Nice try. But aside from the fact that Cuban was not a misappropriation case and that Cuban did not clearly agree to refrain from trading and that the rule conveniently omits the need for a fiduciary to agree to be bound – and not mention the circular reasoning – it is not clear that the SEC has the authority to rewrite the common law.
Entertaining as these cases may be (at least for those of us so easily amused), would it not be better for Congress to adopt a clearer rule like the EU standard that simply prohibits trading on material nonpublic information however it is obtained?
Hardly. The obvious problem with the EU approach is that it eliminates the incentive to look for such information. Why dig for gold if you cannot keep it when you find it?
To be sure, US law effectively invites the formation of so-called expert networks like those at work in Newman and described in a recent FRONTLINE program focusing on SAC Capital. By their nature, such networks may skate close to the edge of the law. But there is no reason to presume that they are designed primarily to provide cover for insider trading even if soldiers in the trenches predictably cross the line on occasion. Valuable inside information may often be disclosed gratuitously by a source who just wants to talk – or several such sources whose stories may be patched together. Ask any reporter or police detective. If a bribe happens we can deal with it when we find it. Indeed, if the ultimate problem is a breach of fiduciary duty, why not let companies deal with their faithless agents?
Moreover, someone must be the first to hear the latest market moving news. But a rule like the EU rule might arguably require traders to check to see if others have also heard the news before trading. In contrast, the US rule permits the market to get to the right price faster. And if fewer trades happen at the wrong price, investors are better off. Indeed, it is arguable that some insider trading is good for the market. Here (as elsewhere) the Europeans cleave to the precautionary principle. Better to throw the baby out with the bathwater if that is what it takes to eliminate insider trading. In the United States, we tend to think it better to ask forgiveness than permission.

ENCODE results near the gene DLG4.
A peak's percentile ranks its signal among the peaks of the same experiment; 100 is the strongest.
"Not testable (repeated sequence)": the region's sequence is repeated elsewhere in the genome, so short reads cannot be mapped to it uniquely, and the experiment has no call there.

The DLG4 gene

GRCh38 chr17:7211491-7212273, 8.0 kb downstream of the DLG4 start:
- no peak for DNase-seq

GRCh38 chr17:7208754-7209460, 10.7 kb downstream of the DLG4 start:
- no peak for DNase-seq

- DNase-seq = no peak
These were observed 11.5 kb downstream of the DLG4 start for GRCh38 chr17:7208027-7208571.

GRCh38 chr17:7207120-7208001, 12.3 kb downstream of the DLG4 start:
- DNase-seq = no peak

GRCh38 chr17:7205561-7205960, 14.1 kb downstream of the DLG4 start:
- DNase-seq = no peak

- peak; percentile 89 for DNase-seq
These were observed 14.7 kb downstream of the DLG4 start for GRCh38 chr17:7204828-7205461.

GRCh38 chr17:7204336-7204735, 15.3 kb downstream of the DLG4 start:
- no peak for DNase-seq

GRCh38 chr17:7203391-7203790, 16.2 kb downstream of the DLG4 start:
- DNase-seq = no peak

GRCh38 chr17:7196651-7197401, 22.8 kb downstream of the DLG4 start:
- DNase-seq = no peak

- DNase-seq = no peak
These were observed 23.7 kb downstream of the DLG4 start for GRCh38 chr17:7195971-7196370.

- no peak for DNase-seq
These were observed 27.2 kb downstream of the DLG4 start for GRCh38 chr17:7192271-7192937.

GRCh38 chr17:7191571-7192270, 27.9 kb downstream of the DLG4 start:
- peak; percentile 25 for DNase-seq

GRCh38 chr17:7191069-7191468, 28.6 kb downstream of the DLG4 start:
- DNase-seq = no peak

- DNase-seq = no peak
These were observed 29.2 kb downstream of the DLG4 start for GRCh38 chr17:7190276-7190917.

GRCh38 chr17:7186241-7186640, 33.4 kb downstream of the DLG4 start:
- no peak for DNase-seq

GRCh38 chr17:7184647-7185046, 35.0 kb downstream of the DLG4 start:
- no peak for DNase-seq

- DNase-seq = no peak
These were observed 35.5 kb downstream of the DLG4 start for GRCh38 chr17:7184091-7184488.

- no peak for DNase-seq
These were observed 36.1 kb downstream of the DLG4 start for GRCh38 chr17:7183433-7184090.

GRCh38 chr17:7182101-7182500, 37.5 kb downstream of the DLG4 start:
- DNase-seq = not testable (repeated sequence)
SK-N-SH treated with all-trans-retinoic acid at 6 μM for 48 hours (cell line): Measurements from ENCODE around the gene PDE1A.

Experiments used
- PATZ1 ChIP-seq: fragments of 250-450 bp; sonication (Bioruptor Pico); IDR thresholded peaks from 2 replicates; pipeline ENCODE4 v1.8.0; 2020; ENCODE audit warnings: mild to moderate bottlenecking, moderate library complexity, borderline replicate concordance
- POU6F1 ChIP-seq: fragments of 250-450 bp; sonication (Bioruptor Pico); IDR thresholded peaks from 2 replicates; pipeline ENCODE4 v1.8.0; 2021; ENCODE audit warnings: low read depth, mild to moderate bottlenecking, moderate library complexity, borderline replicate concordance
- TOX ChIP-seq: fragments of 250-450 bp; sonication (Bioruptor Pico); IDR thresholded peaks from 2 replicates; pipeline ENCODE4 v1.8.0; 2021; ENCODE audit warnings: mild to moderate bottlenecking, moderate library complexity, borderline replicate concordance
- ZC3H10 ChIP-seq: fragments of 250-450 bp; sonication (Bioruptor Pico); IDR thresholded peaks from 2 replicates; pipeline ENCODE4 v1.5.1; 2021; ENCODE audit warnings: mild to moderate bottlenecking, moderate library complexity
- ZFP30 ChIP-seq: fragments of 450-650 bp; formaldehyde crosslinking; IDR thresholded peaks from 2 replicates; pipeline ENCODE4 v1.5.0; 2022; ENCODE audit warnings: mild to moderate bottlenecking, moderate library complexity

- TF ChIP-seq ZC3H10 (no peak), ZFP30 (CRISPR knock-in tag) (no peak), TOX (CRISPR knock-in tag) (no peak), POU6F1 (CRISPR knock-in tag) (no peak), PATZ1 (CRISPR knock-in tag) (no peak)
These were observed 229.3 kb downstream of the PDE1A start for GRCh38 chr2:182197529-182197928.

There is a real danger that the crusade against insider trading may render the market less efficient. In the US, about 80% of all stock is held by institutional investors in portfolios that turn over about 50% per year on average (and about a third of that is indexed with a turnover rate of less than 15% per year). Given that total turnover is about 150% marketwide, it appears that no more than 20% of investors account for most of the trading motivated by stock picking.
In contrast, more than 60% of trading was so motivated in the 1960s when much of the law relating to insider trading (and other forms of securities fraud) began to coalesce. Moreover, finance scholars have suggested that because of the trend toward indexing, stock-picking may decline to as little as 11% of aggregate trading over the next decade.
If so few investors seek to beat the market anyway, it is not clear why the government is so focused on insider trading enforcement. An investor who trades as little as possible and only for purposes of portfolio-balancing is equally likely to sell a mispriced stock as to buy one. For such an investor, insider trading by others comes out in the wash -- and without the baby. Other things equal, such an investor should prefer less enforcement – perhaps none at all – in exchange for a more efficient market.
So why do we spend anything at all to enforce the laws against insider trading? If most investors do not care about insider trading and would prefer more efficient markets to perfectly fair markets, who exactly benefits from enforcement? The answer must be that insider trading enforcement is intended to protect investors who seek to beat the market. But do stock-picking investors need protection? Will they give up if they think other investors may have an edge? And do we care? Most scholars of law and finance would likely agree that as a policy matter we should discourage investors from stock-picking since the chances of beating the market are no better than fifty-fifty. Thus, the cost of active trading is a deadweight loss that reduces return. The best strategy for most investors is to maximize diversification and minimize expenses by investing in an index fund.